Africa tasked on innovative supply chains to enhance prosperity
United Nations Conference on Trade and Development (UNCTAD) Secretary-General, Rebeca Grynspan, yesterday, urged African economies to key into technology-intensive global supply chains to boost prosperity.
The organisation made the call during the launch of a new report, which highlighted that the continent could become a major exporter of higher value-added goods, creating growth, jobs and fueling a rise in productivity and wages.
Grynspan insisted that the move would offer a better future for African economies, adding that diversification is key to private sector development and employment opportunities for the continent’s growing population.
She highlighted factors driving the huge opportunity for Africa to include countries and businesses seeking to diversify their supplies and reduce risk.
The UNCTAD boss observed that the average wage on the continent is $220 per month against the about $670 figure of the Americas.
According to UNCTAD, deeper integration into global supply chains would also diversify African economies and boost their resilience to future shocks.
Grynspan stressed that for Africa to have a competitive advantage, its economies needed debt relief to create fiscal space for nations to invest in supply chains, education and workforce.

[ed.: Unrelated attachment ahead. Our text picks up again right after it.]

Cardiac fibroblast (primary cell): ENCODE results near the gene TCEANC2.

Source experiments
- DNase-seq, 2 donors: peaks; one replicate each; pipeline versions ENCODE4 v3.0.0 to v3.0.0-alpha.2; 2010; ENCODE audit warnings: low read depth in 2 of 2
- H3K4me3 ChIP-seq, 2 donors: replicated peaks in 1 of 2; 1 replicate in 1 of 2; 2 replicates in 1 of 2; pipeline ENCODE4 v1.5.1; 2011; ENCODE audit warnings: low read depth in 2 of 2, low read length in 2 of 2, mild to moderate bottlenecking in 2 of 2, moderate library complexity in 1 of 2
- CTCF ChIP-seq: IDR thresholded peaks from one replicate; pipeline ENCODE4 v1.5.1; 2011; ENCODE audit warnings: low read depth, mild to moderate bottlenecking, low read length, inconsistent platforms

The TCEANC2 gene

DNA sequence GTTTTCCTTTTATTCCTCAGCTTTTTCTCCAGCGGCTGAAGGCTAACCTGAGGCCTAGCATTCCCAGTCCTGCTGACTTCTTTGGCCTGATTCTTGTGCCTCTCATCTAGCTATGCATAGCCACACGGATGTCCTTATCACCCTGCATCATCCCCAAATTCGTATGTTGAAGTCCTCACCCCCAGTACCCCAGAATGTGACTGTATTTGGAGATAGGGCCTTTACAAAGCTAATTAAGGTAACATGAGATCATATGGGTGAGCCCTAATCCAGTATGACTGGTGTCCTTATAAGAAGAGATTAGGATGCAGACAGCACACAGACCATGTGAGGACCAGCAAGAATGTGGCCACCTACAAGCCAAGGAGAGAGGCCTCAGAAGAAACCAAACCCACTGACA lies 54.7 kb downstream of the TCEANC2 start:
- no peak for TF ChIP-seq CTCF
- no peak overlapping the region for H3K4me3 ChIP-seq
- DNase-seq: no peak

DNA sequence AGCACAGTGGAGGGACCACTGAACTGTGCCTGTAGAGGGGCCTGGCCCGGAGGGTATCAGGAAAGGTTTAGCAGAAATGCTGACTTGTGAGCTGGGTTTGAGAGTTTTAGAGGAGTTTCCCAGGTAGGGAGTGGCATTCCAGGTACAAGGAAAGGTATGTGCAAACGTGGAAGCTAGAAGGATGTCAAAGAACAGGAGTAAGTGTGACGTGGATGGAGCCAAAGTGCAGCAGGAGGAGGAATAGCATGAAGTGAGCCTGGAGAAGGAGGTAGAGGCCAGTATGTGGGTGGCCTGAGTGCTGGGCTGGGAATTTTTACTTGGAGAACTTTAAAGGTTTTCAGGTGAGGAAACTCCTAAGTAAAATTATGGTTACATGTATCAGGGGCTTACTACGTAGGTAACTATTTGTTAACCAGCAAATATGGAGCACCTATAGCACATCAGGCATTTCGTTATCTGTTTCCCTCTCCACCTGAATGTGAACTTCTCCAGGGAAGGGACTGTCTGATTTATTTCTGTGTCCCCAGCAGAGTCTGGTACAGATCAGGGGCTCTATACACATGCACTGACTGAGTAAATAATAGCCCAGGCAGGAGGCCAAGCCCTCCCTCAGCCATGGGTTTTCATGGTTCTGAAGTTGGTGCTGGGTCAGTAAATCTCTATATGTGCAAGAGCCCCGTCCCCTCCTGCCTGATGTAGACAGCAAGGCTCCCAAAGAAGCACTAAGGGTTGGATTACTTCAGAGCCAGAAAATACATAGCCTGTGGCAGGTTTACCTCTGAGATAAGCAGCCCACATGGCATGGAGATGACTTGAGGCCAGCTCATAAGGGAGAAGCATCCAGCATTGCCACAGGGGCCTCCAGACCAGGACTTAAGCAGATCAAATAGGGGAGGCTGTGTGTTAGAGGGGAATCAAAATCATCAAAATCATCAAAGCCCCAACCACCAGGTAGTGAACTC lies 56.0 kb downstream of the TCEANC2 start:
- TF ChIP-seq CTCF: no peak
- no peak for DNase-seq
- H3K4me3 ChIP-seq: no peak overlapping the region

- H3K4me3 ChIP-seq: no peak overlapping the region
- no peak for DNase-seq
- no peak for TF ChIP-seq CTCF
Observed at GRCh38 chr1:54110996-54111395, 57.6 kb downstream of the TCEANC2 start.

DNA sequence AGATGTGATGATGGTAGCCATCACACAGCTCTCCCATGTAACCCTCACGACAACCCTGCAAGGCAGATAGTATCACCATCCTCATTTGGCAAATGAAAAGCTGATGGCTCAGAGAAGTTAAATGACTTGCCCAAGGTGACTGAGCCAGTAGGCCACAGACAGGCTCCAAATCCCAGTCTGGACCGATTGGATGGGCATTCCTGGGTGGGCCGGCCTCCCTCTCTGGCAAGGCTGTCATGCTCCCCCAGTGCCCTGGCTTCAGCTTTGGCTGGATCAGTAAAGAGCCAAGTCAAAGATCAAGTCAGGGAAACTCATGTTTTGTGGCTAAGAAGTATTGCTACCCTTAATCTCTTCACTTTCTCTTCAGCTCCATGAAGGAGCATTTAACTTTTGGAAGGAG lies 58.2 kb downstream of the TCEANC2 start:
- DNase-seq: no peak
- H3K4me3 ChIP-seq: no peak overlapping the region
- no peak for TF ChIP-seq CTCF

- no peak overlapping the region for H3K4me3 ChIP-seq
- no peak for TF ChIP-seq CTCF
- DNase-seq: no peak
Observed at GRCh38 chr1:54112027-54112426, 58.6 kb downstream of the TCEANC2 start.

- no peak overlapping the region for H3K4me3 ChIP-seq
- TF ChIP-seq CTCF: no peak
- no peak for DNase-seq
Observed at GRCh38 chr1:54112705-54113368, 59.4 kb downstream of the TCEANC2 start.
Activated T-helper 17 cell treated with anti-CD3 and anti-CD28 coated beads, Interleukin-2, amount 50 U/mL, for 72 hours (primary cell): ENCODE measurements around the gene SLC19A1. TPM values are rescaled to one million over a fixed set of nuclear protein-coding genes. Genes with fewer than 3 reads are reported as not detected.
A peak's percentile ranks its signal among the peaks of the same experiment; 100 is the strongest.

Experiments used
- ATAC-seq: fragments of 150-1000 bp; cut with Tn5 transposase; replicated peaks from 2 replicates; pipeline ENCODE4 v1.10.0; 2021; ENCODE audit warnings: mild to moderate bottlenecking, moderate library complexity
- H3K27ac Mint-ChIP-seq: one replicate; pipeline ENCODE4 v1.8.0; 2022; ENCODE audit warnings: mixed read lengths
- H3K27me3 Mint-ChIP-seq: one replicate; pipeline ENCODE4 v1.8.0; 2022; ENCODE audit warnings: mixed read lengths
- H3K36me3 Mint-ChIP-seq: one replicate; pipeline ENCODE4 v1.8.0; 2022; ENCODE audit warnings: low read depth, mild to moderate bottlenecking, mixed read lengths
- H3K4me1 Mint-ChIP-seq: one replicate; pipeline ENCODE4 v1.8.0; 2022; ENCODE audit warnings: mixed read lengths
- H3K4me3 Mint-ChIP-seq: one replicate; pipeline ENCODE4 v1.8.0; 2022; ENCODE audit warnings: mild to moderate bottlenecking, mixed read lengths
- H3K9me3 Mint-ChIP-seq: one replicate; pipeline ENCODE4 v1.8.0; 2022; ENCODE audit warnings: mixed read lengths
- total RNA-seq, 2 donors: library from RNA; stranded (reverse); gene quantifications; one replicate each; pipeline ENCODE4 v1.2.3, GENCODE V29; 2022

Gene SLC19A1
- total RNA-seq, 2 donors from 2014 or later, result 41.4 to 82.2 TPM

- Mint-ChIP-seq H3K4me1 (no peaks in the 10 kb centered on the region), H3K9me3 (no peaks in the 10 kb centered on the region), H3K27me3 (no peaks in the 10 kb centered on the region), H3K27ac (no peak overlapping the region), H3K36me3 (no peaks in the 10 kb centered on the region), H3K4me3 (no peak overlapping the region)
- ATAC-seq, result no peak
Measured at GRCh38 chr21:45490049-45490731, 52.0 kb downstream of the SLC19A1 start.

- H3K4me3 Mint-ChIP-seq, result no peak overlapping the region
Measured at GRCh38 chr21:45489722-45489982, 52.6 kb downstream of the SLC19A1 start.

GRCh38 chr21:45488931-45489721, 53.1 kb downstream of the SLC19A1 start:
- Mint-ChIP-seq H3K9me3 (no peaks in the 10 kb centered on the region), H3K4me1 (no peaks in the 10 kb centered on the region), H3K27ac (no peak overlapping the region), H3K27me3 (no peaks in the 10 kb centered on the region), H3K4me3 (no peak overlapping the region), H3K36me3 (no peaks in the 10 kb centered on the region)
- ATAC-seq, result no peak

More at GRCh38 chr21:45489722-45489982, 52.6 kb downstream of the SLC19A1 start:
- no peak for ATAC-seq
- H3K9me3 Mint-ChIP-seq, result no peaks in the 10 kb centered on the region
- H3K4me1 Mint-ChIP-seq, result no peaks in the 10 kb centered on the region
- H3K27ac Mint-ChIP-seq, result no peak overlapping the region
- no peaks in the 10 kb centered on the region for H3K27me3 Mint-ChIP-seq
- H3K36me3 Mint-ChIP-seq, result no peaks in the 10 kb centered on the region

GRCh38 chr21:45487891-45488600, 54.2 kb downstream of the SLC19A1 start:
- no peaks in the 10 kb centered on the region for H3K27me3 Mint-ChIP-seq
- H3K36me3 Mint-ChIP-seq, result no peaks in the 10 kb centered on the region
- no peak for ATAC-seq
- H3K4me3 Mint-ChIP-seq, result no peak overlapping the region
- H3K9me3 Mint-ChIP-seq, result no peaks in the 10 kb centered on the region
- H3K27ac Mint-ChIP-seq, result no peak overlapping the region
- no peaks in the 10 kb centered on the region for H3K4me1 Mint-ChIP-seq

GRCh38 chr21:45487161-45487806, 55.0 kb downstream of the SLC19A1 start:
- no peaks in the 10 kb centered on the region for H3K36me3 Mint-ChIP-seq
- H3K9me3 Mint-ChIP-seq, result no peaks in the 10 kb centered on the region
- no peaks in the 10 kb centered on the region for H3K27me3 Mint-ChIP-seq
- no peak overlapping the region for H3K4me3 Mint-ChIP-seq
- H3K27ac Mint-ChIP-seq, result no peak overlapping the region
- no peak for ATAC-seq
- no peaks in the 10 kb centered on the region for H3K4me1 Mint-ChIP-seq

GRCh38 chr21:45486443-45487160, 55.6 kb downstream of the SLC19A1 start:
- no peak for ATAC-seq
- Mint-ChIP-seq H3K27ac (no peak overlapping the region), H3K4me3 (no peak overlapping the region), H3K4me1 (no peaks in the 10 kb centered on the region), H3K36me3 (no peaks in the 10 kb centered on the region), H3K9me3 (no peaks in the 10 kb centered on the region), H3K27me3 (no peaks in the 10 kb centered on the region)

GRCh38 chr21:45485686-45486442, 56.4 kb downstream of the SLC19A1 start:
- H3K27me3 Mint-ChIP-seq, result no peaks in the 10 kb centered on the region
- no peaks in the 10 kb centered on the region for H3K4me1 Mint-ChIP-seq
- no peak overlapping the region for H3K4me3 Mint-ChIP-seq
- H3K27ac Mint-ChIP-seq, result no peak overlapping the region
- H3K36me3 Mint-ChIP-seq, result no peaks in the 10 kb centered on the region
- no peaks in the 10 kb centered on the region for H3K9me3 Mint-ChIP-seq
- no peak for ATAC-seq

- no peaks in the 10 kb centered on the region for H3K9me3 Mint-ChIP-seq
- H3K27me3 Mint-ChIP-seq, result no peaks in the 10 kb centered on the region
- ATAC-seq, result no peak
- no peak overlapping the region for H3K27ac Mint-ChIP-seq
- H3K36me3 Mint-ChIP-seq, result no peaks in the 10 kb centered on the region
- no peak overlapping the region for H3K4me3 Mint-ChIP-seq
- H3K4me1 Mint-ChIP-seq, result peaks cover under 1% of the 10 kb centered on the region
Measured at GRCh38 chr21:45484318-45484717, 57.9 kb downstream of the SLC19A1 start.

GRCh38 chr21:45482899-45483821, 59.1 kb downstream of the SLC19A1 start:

She recalled that African countries pay four times more for borrowing than the United States and eight times more than European nations.
Director of UNCTAD’s Division on Africa, Least Developed Countries and Special Programmes, Paul Akiwumi, said to drive more large-scale private investments, regulatory barriers must be dismantled and regional industrial development plans put in place.
He cited a regional agreement between the Democratic Republic of the Congo and Zambia, which allows for the creation of an industrial zone for the production of electric car batteries.
Akiwumi also drew attention to the importance of product registration and intellectual property to attract investors.
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